Use this friction calculator to calculate the friction force between any object and the ground. It is based on a simple principle: the friction is proportional to the normal force acting between the object and the ground. Learn how to apply the force of friction equation and what is the difference between static and kinetic friction. You can use this tool as a coefficient of friction calculator, too.
Force of friction equation
The formula that lets you calculate the friction force is very simple:
F = μ * N
Fis the force of friction, measured in Newtons;
μis the dimensionless coefficient of friction, and
Nis the normal force (perpendicular to the ground surface), expressed in Newtons.
How to find force of friction
- Choose the normal force acting between the object and the ground. Let's assume a normal force of 250 N.
- Determine the friction coefficient. We can choose a coefficient of friction equal to 0.13.
- Multiply these values by each other:
250 N * 0.13 = 32.5 N.
- You just found the force of friction! Perhaps you want to check what work it performs?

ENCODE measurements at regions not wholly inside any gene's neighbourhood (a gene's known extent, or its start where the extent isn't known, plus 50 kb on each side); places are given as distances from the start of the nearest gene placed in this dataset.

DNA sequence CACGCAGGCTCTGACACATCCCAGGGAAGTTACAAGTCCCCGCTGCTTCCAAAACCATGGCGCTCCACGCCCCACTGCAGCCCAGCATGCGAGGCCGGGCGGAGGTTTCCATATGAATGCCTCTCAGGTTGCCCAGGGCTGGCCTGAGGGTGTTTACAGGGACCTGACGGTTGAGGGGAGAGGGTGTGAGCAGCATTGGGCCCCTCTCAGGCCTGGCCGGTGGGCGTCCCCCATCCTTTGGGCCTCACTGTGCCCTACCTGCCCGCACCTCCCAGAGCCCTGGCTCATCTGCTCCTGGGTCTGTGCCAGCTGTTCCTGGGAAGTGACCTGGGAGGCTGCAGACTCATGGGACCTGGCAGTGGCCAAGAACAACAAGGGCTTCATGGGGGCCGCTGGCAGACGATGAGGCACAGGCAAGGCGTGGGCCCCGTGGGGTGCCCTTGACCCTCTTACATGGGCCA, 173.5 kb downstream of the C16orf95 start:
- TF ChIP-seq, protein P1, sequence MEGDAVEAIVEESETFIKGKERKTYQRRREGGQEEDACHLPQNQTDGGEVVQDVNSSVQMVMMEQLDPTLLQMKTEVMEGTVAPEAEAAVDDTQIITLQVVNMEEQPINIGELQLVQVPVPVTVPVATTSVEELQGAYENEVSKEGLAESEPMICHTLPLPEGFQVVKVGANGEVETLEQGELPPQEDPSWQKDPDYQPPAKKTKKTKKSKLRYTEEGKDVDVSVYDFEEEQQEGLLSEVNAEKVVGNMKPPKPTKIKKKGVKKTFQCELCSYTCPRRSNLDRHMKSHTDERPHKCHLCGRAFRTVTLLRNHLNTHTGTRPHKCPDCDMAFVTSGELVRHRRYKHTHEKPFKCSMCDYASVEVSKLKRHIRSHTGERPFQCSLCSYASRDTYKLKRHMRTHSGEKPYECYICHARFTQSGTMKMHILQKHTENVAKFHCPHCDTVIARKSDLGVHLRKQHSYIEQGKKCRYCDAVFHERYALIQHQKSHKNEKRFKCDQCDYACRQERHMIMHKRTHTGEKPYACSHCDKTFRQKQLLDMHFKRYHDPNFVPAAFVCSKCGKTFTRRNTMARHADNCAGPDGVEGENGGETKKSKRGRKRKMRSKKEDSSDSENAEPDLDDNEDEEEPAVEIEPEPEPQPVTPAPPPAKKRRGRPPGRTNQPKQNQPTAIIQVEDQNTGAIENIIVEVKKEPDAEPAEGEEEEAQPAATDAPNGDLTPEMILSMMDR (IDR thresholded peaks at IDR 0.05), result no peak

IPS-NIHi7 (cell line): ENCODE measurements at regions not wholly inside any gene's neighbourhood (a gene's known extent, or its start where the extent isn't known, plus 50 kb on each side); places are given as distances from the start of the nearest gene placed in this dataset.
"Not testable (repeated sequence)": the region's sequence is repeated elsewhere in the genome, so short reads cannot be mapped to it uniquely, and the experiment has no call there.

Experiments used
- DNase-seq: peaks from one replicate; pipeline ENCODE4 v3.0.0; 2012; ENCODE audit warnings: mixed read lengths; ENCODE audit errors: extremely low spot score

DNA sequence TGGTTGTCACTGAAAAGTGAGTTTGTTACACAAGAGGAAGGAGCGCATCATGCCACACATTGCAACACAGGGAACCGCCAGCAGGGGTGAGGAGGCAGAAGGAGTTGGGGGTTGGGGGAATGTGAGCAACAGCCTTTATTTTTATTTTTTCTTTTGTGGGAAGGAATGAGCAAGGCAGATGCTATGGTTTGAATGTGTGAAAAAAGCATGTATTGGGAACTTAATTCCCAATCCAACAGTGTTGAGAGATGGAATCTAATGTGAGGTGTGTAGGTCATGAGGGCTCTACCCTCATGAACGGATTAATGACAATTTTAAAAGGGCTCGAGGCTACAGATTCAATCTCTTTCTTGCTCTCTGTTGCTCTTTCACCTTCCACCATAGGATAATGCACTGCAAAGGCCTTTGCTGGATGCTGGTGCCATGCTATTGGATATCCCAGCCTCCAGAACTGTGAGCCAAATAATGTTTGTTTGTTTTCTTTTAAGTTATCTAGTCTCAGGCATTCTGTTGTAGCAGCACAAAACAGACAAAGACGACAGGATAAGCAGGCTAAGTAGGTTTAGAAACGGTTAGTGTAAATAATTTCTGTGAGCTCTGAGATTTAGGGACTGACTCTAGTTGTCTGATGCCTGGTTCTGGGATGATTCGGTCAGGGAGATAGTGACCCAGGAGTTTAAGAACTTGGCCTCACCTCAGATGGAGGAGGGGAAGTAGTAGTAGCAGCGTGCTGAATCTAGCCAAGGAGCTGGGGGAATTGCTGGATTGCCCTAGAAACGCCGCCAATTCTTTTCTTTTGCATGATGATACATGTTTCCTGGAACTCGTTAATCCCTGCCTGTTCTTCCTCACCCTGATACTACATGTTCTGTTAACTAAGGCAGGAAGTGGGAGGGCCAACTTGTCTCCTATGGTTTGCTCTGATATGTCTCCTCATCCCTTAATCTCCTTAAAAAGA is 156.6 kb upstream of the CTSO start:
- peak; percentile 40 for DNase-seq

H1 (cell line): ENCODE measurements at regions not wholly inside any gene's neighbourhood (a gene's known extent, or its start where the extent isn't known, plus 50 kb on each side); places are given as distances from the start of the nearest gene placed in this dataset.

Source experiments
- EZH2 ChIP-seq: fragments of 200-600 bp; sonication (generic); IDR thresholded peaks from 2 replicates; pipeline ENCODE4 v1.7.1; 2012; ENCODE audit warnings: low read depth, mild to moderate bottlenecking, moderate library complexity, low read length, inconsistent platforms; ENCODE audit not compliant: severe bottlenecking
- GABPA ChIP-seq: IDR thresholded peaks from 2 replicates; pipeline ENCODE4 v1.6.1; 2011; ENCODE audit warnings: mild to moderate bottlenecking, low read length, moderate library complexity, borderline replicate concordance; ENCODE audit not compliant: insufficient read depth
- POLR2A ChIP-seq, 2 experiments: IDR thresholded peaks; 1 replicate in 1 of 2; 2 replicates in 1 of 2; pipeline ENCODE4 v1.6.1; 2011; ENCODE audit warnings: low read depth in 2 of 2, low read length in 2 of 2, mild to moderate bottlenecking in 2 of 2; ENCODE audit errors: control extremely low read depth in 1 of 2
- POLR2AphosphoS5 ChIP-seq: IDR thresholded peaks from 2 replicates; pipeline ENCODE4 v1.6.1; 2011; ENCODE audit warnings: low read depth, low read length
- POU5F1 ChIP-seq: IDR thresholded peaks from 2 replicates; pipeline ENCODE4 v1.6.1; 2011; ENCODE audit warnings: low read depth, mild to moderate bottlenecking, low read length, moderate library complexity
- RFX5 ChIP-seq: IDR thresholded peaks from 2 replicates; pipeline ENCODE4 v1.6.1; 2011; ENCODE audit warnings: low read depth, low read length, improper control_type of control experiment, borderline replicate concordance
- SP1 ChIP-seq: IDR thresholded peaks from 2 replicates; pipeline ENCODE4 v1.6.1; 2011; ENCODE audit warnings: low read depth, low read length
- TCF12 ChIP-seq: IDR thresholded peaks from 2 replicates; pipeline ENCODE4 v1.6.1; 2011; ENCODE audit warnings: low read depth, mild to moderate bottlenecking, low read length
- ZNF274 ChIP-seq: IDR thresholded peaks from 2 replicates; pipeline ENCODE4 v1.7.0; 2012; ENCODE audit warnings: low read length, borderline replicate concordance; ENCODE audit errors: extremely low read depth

Static friction vs kinetic friction
Static friction acts when the object remains stationary. Imagine you try to pull a heavy box. If we don't take friction into account, even the smallest force should cause some acceleration of the box according to Newton's second law. In reality, you need to pull quite hard for the box to start moving because of the static friction force.
Kinetic friction acts on a moving object or, in other words, on an object with nonzero kinetic energy. If there was no kinetic friction, any object that you nudge (for example, a toy car) would never stop moving, as, according to Newton's first law, no force would act on it, so it would keep on going with a constant velocity.
Even though the formula is the same for static and kinetic friction, you need to remember that the coefficients of friction are different. The coefficient of kinetic friction is usually lower than the one of static friction.
For those of you who want to dig deeper, here is a more detailed explanation in video form:
with the lecture notes available at FlippingPhysics.com